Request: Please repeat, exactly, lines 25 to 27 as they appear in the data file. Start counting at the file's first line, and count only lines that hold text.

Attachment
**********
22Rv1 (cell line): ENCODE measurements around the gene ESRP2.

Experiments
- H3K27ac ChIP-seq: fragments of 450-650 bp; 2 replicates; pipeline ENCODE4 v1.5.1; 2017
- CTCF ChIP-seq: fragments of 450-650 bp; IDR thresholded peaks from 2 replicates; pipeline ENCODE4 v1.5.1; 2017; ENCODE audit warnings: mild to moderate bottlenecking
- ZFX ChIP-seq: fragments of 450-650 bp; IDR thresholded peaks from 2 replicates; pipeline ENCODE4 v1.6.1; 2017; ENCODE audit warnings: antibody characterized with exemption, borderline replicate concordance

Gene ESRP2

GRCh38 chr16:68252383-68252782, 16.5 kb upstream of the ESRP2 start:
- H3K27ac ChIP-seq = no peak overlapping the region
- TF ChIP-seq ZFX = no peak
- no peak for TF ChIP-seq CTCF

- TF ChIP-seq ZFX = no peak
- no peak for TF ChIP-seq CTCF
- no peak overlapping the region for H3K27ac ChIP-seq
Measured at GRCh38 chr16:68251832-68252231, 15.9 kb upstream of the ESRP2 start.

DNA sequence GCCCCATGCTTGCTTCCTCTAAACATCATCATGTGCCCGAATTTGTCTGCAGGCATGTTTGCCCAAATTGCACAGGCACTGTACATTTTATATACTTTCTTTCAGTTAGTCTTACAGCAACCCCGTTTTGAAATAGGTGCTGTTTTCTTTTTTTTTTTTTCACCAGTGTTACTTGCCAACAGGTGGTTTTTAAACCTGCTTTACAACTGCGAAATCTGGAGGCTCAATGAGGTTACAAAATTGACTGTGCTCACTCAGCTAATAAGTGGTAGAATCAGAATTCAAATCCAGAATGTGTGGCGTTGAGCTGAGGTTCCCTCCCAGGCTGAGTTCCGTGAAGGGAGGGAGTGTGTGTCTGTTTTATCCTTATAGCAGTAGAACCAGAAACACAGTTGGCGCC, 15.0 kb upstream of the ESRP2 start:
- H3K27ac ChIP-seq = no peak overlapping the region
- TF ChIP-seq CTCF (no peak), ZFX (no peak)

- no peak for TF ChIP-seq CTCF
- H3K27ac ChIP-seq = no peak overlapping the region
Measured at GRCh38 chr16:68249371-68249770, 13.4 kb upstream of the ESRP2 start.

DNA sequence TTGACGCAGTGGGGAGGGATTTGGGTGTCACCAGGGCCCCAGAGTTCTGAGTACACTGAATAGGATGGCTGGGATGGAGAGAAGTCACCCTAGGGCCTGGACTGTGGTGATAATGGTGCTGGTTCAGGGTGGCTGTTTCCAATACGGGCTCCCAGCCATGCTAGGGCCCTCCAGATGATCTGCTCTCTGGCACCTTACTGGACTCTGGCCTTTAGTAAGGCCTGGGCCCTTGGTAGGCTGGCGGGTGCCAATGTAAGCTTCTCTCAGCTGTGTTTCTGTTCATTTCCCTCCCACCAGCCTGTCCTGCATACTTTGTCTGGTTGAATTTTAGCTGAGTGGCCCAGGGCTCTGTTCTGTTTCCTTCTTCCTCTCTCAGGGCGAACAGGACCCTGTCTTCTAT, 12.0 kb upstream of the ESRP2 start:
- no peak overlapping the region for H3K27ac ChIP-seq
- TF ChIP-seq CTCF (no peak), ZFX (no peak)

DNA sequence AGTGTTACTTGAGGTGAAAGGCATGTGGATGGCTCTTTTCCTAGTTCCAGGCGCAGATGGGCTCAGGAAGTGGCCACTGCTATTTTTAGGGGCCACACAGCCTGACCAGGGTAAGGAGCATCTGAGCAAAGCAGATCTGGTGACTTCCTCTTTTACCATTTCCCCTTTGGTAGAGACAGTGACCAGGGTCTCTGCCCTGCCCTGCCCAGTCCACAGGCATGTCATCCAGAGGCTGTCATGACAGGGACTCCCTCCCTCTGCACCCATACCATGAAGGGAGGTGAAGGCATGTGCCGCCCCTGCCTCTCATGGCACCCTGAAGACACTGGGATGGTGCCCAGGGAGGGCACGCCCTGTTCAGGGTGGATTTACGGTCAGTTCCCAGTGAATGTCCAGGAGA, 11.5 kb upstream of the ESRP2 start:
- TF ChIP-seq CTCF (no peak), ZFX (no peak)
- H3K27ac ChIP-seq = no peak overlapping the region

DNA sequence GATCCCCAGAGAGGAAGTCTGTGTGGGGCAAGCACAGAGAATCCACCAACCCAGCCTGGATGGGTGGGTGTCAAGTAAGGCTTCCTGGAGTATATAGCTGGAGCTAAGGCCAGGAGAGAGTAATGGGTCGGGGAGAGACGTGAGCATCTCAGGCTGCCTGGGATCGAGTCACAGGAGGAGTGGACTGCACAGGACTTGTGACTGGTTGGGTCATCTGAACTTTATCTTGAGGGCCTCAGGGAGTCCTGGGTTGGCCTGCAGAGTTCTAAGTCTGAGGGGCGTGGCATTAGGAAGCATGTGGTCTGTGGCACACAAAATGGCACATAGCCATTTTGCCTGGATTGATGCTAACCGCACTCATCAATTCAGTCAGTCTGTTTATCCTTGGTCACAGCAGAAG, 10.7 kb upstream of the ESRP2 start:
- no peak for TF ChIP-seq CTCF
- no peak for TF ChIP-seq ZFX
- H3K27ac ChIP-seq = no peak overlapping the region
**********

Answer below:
- TF ChIP-seq CTCF (no peak), ZFX (no peak)
- H3K27ac ChIP-seq = no peak overlapping the region

DNA sequence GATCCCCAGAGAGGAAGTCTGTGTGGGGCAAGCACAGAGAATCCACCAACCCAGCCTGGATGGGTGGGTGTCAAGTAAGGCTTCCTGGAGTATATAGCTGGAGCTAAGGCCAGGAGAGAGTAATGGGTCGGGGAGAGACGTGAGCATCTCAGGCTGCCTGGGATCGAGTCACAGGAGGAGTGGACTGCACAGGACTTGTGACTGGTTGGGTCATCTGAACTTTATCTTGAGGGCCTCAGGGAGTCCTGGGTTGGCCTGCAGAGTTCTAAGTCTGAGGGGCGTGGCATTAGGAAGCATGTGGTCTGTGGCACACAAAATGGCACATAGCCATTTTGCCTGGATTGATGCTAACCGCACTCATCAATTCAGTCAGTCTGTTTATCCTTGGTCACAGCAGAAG, 10.7 kb upstream of the ESRP2 start: